THE pandemic brought many industries to their knees for well over a year, with travel one of most severely impacted.

With overseas travel almost completely halted for all but essential journeys, airports turned into ghost towns for a large chunk of 2020.

While Wales’s alert level zero, and England’s freedom day have seen day-to-day life return to some form of normality in recent weeks, it will take the aviation industry much longer to return to normal.

Though more and more countries are making their way onto the green list, there are still a large number of overseas travel restrictions in place.

And, with new variants of covid popping up, such as the recent delta strain, there is no guarantee that overseas rules won’t change again.

That being said, the airports in our area – both Cardiff Airport and Bristol Airport, appear to be in a much healthier shape than they were a little over a year ago.

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Today, flights are arriving and departing, perhaps not at a pre-pandemic level, but significantly more than they were during the first lockdown.

It can be difficult to quantify just how empty the airports were during this time, but, satellite imagery taken by Google Earth just might help.

These pictures tend to be rotated out every few months, and therefore hopefully, as with all memories of the pandemic, they will be replaced by pictures of brighter times.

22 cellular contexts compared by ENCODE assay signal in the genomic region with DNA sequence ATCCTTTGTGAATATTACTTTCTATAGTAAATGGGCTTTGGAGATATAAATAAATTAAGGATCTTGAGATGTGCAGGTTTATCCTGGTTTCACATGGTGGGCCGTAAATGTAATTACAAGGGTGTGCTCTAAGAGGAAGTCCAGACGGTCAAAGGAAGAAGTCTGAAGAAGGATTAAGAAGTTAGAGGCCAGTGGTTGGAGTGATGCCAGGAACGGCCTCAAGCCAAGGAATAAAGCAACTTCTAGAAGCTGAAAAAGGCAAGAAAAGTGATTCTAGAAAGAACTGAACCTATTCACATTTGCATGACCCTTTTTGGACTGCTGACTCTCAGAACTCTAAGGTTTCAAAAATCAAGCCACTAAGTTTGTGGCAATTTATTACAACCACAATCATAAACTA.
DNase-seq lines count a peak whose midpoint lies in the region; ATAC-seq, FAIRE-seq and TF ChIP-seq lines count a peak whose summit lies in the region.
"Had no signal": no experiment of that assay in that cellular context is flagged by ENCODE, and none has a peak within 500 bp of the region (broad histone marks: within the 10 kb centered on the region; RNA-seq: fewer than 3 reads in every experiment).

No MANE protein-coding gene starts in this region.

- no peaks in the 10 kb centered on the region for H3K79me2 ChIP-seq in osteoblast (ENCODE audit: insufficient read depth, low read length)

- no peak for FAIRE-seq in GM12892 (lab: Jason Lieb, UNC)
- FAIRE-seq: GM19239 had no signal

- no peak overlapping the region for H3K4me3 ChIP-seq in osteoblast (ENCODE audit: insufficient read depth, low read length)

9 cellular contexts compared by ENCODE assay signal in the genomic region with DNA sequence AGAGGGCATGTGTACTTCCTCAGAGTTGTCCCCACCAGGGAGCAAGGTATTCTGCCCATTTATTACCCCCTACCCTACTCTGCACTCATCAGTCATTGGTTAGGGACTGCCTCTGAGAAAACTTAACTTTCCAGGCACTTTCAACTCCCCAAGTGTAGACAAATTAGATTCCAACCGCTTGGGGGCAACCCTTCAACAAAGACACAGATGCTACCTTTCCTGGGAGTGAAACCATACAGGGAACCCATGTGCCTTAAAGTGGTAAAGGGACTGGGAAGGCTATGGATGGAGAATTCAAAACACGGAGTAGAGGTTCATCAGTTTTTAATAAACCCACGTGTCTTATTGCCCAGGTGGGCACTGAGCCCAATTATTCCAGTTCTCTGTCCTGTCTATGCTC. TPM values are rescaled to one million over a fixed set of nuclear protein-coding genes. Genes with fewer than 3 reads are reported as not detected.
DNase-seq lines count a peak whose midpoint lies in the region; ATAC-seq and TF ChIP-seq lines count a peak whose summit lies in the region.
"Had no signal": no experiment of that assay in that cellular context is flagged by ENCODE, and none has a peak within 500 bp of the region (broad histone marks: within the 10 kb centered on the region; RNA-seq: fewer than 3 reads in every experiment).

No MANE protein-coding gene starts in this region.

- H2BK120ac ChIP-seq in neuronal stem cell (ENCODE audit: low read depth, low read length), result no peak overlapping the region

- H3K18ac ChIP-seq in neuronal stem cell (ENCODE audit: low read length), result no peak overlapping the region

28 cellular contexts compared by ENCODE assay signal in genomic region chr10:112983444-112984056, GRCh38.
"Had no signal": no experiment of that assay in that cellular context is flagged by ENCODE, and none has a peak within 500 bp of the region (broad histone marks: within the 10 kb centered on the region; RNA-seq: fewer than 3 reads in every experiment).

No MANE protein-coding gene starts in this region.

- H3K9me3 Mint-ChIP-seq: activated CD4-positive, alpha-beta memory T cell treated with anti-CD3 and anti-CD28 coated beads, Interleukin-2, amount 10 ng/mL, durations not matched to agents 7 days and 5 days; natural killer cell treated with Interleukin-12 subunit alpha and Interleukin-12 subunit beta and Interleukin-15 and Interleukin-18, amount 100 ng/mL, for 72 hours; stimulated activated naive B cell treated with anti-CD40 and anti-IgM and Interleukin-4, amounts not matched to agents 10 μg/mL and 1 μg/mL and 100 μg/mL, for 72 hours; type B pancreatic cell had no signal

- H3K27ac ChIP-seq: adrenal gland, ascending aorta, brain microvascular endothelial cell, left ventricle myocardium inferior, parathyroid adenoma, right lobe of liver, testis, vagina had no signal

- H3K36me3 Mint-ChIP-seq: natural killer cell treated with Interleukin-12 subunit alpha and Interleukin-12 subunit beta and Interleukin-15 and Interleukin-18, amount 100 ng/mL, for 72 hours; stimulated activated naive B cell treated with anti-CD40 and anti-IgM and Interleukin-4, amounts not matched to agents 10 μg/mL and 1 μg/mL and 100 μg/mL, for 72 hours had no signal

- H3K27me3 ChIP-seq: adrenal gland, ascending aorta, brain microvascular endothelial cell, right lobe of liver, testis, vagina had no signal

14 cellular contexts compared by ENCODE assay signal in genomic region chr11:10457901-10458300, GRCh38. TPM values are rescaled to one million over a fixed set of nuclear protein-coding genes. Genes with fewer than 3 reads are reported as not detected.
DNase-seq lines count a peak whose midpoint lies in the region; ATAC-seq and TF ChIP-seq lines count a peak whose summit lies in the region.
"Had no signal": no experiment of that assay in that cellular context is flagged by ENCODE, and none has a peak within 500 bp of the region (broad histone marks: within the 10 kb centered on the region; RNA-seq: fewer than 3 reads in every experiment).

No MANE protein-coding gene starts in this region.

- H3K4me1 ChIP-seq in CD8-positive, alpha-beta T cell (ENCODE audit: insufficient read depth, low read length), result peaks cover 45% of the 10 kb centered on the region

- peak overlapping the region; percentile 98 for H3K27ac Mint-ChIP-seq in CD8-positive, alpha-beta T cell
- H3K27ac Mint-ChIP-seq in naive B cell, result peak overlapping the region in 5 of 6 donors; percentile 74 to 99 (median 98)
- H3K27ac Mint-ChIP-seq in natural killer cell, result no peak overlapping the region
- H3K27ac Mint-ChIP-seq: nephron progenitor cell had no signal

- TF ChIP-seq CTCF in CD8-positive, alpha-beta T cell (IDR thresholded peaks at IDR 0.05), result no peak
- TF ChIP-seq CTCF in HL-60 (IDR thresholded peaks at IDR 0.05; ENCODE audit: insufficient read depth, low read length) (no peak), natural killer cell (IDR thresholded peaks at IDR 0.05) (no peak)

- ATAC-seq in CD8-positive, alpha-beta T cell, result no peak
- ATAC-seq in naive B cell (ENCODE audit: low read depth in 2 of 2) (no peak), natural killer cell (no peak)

But until then, pictures showing just how empty these airports were in May 2020 for Cardiff, and April 2020 for Bristol, paint a bleak picture.

Usually bustling car parks are seen virtually completely empty, with no one travelling overseas to leave their cars in the long stay parking zones.

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The picture in Cardiff paints something of a false picture though.

With a number of planes on the ground, including six British Airways aircraft, you might be forgiven for thinking that it was another busy day.

Unfortunately, many airlines grounded their fleet during this time, and with Cardiff home to plenty of space, BA opted to leave some aircraft here for a time.

It is worth noting that this situation was not unique for airports in this part of the world. 

Across the UK, similar imagery can be seen overlooking almost all airports - with the likes of Birmingham, with large parking facilities looking especially sparse.

With the introduction of new flights to Germany and Ireland for Bristol, and Scotland for Cardiff, it is hoped that the remainder of the year will see clearer skies for aviation in the area.